German parties reach coalition deal to end Merkel era
German Social Demo¬crat Olaf Scholz said on Wednesday he had reached a coalition deal to form a new government that will try to modernise Europe’s largest economy and bring the curtain down on the Angela Merkel era.
Scholz’s CentreLeft Social Democrats (SPD), the ecolo¬gist Greens and the libertarian Free Democrats (FDP) want to accelerate the transition to a green economy and digitalisation while maintaining fiscal discipline, according to a 177page agreement.
The alliance — named a traffic light coalition after the three parties’ respective colours — has a majority in the lower house of parliament and hopes the government will be sworn in early next month after the parties ratify the coalition pact.
The first alliance at a federal level between the ideolog¬ically disparate parties will end 16 years of Merkelled conservative government, marking a new era for relations with Europe and the rest of the world.
At a news conference in Berlin, flanked by the FDP and Greens leaders, Scholz re¬called that when the first traf¬fic light was erected at the city’s Potsdamer Platz in 1924, many questioned whether it could work.
“Today, the traffic light is indispensable when it comes to regulating things clearly and providing the right orientation and ensuring that everyone moves forward safe¬ly and smoothly,“ he said.
“My ambition as chancel¬lor is that this traffic light al¬liance will play a similarly groundbreaking role for Germany.”
Merkel leaves big shoes to fill. She has navigated Ger¬many and Europe through multiple crises and been a champion of liberal democra¬cy in the face of rising authori¬tarianism worldwide.
Her critics say she has managed rather than solved problems and leaves her successor tough decisions on many fronts.
Scholz's incoming government faces immediate challenges, with Europe grappling with the fallout from Brexit, a crisis on the European Union's border with Belarus and surging COVID19 cases.
While Germany's electoral campaign was largely focused on domestic issues, the coalition pact shed light on the next government's foreign policy priorities.
The parties agreed to strengthen the EU's economic and monetary union and signalled an openness to reform the bloc's fiscal rules, also known as the Stability and Growth Pact.
They also agreed Germany would remain part of NATO's nuclear sharing agreement, a move that will prevent a rift in the Western military alliance at a time of rising tensions with Russia.
Greens coleader Annalena Baerbock, 40, is expected to become the country's first female foreign minister. While the parties have yet to announce the cabinet lineup, Scholz has already said he wants a genderequal government.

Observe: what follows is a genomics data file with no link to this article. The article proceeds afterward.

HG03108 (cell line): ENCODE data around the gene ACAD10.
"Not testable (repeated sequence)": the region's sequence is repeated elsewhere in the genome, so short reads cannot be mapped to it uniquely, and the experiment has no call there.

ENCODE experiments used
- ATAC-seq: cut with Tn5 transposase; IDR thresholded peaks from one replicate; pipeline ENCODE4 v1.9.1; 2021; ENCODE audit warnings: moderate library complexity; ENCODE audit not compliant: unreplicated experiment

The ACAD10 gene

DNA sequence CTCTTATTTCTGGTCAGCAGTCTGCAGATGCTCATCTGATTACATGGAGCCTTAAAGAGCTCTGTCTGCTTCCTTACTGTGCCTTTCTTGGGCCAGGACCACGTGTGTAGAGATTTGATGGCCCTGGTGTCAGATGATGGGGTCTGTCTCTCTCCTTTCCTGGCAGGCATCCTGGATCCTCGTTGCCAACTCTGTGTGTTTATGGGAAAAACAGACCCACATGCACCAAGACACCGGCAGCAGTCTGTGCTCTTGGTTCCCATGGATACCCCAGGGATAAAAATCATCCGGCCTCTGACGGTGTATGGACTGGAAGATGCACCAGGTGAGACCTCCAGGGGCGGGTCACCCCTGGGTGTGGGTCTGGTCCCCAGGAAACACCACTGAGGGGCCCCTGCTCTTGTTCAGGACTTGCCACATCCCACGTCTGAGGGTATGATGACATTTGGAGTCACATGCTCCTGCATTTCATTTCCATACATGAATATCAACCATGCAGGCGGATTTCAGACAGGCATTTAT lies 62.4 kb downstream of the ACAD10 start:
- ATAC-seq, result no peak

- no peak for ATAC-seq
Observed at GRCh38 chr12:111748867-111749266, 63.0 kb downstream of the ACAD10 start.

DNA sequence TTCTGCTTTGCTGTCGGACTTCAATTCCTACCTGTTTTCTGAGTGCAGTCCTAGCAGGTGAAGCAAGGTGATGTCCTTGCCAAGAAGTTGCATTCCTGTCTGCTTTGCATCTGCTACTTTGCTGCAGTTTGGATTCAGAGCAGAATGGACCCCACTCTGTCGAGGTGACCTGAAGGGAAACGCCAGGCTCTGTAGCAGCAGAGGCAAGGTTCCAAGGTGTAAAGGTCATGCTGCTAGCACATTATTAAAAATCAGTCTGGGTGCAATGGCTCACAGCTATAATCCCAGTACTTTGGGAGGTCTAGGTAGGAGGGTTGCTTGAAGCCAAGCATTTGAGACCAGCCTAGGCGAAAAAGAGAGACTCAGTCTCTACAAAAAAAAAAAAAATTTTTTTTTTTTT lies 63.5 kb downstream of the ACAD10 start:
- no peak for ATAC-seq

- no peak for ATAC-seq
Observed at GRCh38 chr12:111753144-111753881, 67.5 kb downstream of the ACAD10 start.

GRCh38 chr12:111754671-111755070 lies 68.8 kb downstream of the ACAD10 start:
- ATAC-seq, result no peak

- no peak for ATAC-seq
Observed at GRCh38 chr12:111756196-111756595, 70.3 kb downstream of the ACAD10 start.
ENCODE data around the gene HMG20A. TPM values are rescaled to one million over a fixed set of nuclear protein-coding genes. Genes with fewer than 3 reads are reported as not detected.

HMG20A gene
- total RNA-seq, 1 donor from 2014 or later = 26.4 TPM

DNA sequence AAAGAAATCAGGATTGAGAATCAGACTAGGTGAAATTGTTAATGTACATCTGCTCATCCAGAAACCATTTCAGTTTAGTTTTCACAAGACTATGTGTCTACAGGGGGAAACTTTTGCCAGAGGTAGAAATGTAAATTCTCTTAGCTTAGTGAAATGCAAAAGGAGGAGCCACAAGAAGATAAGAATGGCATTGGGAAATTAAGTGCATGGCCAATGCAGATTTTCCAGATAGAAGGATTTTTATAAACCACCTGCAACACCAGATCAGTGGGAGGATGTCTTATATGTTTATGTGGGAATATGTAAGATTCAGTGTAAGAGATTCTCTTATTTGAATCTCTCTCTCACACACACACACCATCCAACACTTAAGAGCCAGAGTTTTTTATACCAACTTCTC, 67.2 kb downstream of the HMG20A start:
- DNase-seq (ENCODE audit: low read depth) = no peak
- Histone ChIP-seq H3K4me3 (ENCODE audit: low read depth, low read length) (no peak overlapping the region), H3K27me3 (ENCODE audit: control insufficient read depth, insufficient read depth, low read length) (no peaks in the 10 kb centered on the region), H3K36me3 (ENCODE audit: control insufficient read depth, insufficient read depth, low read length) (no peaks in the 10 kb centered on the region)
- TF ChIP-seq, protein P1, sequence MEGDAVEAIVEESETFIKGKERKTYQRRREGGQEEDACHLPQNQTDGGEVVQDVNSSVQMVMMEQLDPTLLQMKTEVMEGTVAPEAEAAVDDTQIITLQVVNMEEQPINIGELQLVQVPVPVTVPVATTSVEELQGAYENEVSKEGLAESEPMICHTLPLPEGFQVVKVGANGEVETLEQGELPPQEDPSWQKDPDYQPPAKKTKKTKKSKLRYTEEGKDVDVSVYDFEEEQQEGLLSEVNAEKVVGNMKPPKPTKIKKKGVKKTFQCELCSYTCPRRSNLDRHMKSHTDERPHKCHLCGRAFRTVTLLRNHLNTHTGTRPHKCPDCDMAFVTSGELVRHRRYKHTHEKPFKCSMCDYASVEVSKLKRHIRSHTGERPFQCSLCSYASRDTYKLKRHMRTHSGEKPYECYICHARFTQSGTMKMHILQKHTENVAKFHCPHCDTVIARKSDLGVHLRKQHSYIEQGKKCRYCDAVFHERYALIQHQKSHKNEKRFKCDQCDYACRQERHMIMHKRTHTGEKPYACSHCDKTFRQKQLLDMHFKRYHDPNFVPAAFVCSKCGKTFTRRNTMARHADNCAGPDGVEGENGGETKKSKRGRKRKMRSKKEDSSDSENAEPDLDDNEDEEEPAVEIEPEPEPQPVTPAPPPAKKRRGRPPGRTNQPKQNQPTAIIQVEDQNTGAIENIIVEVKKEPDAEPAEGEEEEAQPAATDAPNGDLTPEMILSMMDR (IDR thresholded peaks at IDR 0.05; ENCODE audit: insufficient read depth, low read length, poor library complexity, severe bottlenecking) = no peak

FDP leader Christian Lindner, 42, is set to take over at the finance ministry and Greens coleader Robert Habeck, 52, is widely expected to take on a newly expanded economy and climate change ministry.
The incoming coalition will have to balance the Greens' calls for a tougher line on Russia and China on human rights with Scholz's likely preference not to risk a confrontation with the two countries over issues such as Taiwan and Ukraine.
Underscoring its socially liberal bent, the coalition agreed to allow multiple citizenship and legalize the sale of cannabis for recreational use at licensed shops.
Presiding over what could be her final cabinet meeting, Merkel bade her colleagues farewell earlier in the day, and Scholz presented the EU's longestserving leader with a tree to plant in her garden.
As finance minister and vice chancellor in the outgoing ”grand coalition” of the SPD and conservatives, Scholz, 63, was seen as a competent rather than a charismatic politician who, like Merkel, has moderate views and is adept at dialogue.
He now needs to build and maintain a consensus between the Greens and SPD, who are widely seen as natural centreleft partners, and the fiscally hawkish FDP have historically been closer to Germany's conservatives.
Merkel did not seek reelection after four terms as chancellor.
Her personal popularity ratings remain high, but her party is in disarray and facing a leadership contest after achieving its worst results in a federal vote following a gaffeprone campaign by its candidate for chancellor. ($1 = 0.8919 euros)
(Reporting by Holger Hansen, Markus Wacket, Thomas Escritt, Sabine Siebold, Markus Wacket and Christian Kraemer; Writing Sarah Marsh and Maria Sheahan, editing by Emma Thomasson, Giles Elgood and Timothy Heritage)